Newborns do not sleep through the night most of the time. They usually wake up a couple of times to feed. This might however be accompanied by crying spells that might causes distress to the parents. Babies mostly communicate through crying as they cannot speak. Below are some of the reasons why babies cry during the night:


1. Hunger

Babies will normally feed every two to three hours. Hunger would easily keep them up at night crying uncontrollably. This would be accompanied by smacking of the lips and sucking on a fist. Keeping the feeding intervals regular and early response to their cues to feed will have them sleeping peacefully.


2. Gas in the Stomach

When a baby is hungry and they are breastfeeding quickly, they tend to swallow in air together with the milk. The kind of stomach upset observed characteristically comes right after breastfeeding. A baby will be fussy and cry instead of settling down to sleep after a feed. Feed your baby before they become frantically hungry and take short break burp your baby during breastfeeding or after a feed.


3. A Wet Diaper

Wet diapers should preferably be changed as soon as possible to avoid irritating the child’s skin. Delay in changing the diaper could also cause diaper rash which could also keep the baby awake at night.


4. Uncomfortable Swaddling

As you swaddle your baby during their sleep, do you check to ensure that one of their fingers or toes is not stuck uncomfortably? This might keep them awake and crying during the night due to the discomfort and pain that they are undergoing. Isn’t it sad they can neither speak nor point out the place of affliction?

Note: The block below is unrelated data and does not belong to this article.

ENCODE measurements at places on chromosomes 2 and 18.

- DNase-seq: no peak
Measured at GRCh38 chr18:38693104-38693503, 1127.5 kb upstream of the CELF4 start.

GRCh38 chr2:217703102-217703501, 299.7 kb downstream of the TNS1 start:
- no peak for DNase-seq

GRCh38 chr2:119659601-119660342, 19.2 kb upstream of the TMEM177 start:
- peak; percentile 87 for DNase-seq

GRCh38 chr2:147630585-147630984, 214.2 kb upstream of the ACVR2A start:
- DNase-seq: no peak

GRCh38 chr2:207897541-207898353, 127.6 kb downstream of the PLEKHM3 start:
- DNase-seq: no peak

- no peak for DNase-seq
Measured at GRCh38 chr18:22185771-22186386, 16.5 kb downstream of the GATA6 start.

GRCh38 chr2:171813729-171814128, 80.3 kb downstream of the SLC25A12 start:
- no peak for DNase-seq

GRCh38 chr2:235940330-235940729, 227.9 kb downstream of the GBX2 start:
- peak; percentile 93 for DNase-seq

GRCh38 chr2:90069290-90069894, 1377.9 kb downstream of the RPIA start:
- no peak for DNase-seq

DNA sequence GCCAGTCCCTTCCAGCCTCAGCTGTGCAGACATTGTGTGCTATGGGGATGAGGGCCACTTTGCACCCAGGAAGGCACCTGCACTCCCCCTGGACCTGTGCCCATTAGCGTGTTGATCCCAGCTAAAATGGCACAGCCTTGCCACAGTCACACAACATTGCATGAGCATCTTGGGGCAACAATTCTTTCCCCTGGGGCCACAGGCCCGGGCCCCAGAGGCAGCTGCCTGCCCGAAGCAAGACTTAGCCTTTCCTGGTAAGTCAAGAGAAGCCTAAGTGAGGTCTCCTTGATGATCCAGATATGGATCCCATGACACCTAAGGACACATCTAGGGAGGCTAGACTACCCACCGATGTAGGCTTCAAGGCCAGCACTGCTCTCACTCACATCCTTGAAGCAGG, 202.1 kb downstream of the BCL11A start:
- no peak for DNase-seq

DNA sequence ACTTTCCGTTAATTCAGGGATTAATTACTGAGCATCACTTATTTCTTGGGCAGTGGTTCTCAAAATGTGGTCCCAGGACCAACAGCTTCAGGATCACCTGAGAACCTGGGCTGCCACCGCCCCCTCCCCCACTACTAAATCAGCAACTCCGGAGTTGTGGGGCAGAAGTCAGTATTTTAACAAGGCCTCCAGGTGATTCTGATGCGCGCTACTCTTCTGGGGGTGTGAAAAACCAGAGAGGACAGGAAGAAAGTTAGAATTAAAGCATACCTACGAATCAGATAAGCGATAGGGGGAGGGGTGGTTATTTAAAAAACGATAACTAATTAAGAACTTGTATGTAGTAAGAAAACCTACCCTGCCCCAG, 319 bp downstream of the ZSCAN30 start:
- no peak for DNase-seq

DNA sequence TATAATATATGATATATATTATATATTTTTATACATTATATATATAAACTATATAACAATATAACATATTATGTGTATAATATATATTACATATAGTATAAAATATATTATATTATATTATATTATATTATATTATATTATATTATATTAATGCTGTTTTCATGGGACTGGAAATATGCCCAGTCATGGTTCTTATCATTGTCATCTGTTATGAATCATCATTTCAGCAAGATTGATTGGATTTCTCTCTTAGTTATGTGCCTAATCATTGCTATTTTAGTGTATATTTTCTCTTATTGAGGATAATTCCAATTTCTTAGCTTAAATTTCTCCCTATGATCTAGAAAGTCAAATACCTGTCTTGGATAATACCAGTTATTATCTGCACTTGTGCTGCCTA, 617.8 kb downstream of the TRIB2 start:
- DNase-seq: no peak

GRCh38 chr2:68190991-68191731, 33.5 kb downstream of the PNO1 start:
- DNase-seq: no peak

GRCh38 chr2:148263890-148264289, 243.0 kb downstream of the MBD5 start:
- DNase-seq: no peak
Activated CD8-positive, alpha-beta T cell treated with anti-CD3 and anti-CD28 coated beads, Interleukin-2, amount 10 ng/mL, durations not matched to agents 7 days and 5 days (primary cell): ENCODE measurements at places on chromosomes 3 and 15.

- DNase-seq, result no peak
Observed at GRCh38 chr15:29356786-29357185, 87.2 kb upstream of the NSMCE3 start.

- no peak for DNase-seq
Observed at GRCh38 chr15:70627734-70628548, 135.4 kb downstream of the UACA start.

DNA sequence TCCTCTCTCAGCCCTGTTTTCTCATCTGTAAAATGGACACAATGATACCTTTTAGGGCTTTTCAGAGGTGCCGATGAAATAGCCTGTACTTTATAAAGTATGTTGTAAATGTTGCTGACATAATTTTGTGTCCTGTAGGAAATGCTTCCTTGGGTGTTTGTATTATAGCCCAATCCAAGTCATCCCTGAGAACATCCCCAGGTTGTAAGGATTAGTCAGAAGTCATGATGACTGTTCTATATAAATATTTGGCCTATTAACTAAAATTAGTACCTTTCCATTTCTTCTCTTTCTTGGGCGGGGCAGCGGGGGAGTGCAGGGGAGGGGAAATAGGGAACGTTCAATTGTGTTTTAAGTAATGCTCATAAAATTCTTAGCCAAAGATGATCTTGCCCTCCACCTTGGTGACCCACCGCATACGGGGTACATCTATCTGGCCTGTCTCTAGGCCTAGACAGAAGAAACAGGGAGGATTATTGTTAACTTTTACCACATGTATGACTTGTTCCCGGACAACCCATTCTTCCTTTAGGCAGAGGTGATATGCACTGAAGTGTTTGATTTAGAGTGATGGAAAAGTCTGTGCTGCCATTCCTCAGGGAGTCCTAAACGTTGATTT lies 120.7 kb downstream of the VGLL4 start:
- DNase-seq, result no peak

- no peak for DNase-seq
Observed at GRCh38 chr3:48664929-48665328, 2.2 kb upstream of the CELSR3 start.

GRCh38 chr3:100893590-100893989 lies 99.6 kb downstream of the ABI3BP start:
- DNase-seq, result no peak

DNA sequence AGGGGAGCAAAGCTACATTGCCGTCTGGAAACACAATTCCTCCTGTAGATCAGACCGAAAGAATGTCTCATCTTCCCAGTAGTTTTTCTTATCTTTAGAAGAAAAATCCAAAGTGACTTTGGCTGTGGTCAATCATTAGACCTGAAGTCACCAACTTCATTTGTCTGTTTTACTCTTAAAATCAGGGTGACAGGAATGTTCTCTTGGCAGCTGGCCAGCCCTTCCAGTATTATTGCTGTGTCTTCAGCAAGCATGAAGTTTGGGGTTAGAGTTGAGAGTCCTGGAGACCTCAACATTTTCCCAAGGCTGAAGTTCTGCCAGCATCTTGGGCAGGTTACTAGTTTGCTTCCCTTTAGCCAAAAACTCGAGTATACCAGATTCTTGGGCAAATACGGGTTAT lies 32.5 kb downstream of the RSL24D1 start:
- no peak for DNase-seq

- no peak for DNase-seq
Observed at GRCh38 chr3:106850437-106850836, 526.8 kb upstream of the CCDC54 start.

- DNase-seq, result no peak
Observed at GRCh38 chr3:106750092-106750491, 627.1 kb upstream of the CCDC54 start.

5. Feeling too Hot or Cold

It gets very surprising when adults are hot during the night, have their windows open but let their baby sleep under five duvets. The extremes in temperatures will make the baby irritable and thus the crying all through the night. The cold will also make them uncomfortable.


6. Feeling Tired

Your baby may be tired but finding it hard to sleep. This could be due to a noisy environment or overstimulation like too much rocking and singing. Try taking your baby to a quiet room after feeding to help her calm down and sleep.


7. Colic

Colic is frequent, prolonged and intense crying or fussiness in a healthy infant. Colic can be particularly frustrating for parents because the baby’s distress occurs for no apparent reason and no amount of consoling seems to bring any relief. Colic is usually defined as crying for three or more hours a day, three or more days a week, for three or more weeks. These episodes often occur in the evening, when parents themselves are often tired. Episodes of colic usually peak when an infant is about 6 weeks old and decline significantly after 3 to 4 months of age. Excessive, inconsolable crying may be colic or an indication of an illness or condition that causes pain or discomfort. Schedule an appointment with your child’s doctor for a thorough exam if your infant experiences excessive crying or other signs or symptoms of colic.


8. Illness

When a child is sick, they will definitely cry. This will be indiscriminate on whether it is during the day or during the night. Other indications will guide you into thinking of an illness, for example a fever (Temperature more than 37.2 degrees), convulsions, lethargy or even refusal to feed. Seeking medical attention would be the best thing.
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Written by Dr. Joan Ruguru

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